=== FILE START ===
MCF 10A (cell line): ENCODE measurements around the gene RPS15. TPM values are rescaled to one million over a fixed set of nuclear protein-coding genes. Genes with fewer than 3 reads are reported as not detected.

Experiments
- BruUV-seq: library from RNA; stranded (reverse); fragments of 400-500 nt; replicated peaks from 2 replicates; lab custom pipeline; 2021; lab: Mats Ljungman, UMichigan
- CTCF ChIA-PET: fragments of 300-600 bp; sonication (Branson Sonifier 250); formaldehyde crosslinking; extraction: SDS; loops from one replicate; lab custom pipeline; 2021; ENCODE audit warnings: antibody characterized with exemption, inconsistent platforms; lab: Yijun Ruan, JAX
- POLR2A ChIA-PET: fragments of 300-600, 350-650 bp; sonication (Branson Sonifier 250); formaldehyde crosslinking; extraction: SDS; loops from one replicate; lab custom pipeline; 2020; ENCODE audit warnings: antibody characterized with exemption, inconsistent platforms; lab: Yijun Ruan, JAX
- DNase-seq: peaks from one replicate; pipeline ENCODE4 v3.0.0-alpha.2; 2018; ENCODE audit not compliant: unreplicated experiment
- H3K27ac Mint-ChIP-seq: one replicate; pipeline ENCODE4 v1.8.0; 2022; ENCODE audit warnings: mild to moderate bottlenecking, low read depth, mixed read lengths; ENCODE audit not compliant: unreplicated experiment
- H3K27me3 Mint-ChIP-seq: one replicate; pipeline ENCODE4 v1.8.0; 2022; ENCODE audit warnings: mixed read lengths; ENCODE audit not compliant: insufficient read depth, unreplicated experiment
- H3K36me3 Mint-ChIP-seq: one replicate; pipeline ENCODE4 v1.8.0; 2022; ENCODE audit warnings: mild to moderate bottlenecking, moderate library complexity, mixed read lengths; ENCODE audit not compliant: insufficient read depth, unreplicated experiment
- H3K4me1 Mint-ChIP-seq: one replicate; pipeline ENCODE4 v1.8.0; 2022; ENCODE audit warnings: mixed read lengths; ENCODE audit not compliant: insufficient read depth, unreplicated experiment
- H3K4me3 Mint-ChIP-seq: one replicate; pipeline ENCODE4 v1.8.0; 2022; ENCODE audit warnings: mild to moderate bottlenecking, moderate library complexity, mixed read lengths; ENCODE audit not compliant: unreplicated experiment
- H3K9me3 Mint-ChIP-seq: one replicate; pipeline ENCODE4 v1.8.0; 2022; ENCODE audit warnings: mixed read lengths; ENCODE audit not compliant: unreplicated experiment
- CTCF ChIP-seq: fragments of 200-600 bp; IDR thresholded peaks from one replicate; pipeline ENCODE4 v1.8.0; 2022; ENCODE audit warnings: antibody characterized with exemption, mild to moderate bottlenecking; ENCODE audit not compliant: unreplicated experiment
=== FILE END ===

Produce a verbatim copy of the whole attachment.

MCF 10A (cell line): ENCODE measurements around the gene RPS15. TPM values are rescaled to one million over a fixed set of nuclear protein-coding genes. Genes with fewer than 3 reads are reported as not detected.

Experiments
- BruUV-seq: library from RNA; stranded (reverse); fragments of 400-500 nt; replicated peaks from 2 replicates; lab custom pipeline; 2021; lab: Mats Ljungman, UMichigan
- CTCF ChIA-PET: fragments of 300-600 bp; sonication (Branson Sonifier 250); formaldehyde crosslinking; extraction: SDS; loops from one replicate; lab custom pipeline; 2021; ENCODE audit warnings: antibody characterized with exemption, inconsistent platforms; lab: Yijun Ruan, JAX
- POLR2A ChIA-PET: fragments of 300-600, 350-650 bp; sonication (Branson Sonifier 250); formaldehyde crosslinking; extraction: SDS; loops from one replicate; lab custom pipeline; 2020; ENCODE audit warnings: antibody characterized with exemption, inconsistent platforms; lab: Yijun Ruan, JAX
- DNase-seq: peaks from one replicate; pipeline ENCODE4 v3.0.0-alpha.2; 2018; ENCODE audit not compliant: unreplicated experiment
- H3K27ac Mint-ChIP-seq: one replicate; pipeline ENCODE4 v1.8.0; 2022; ENCODE audit warnings: mild to moderate bottlenecking, low read depth, mixed read lengths; ENCODE audit not compliant: unreplicated experiment
- H3K27me3 Mint-ChIP-seq: one replicate; pipeline ENCODE4 v1.8.0; 2022; ENCODE audit warnings: mixed read lengths; ENCODE audit not compliant: insufficient read depth, unreplicated experiment
- H3K36me3 Mint-ChIP-seq: one replicate; pipeline ENCODE4 v1.8.0; 2022; ENCODE audit warnings: mild to moderate bottlenecking, moderate library complexity, mixed read lengths; ENCODE audit not compliant: insufficient read depth, unreplicated experiment
- H3K4me1 Mint-ChIP-seq: one replicate; pipeline ENCODE4 v1.8.0; 2022; ENCODE audit warnings: mixed read lengths; ENCODE audit not compliant: insufficient read depth, unreplicated experiment
- H3K4me3 Mint-ChIP-seq: one replicate; pipeline ENCODE4 v1.8.0; 2022; ENCODE audit warnings: mild to moderate bottlenecking, moderate library complexity, mixed read lengths; ENCODE audit not compliant: unreplicated experiment
- H3K9me3 Mint-ChIP-seq: one replicate; pipeline ENCODE4 v1.8.0; 2022; ENCODE audit warnings: mixed read lengths; ENCODE audit not compliant: unreplicated experiment
- CTCF ChIP-seq: fragments of 200-600 bp; IDR thresholded peaks from one replicate; pipeline ENCODE4 v1.8.0; 2022; ENCODE audit warnings: antibody characterized with exemption, mild to moderate bottlenecking; ENCODE audit not compliant: unreplicated experiment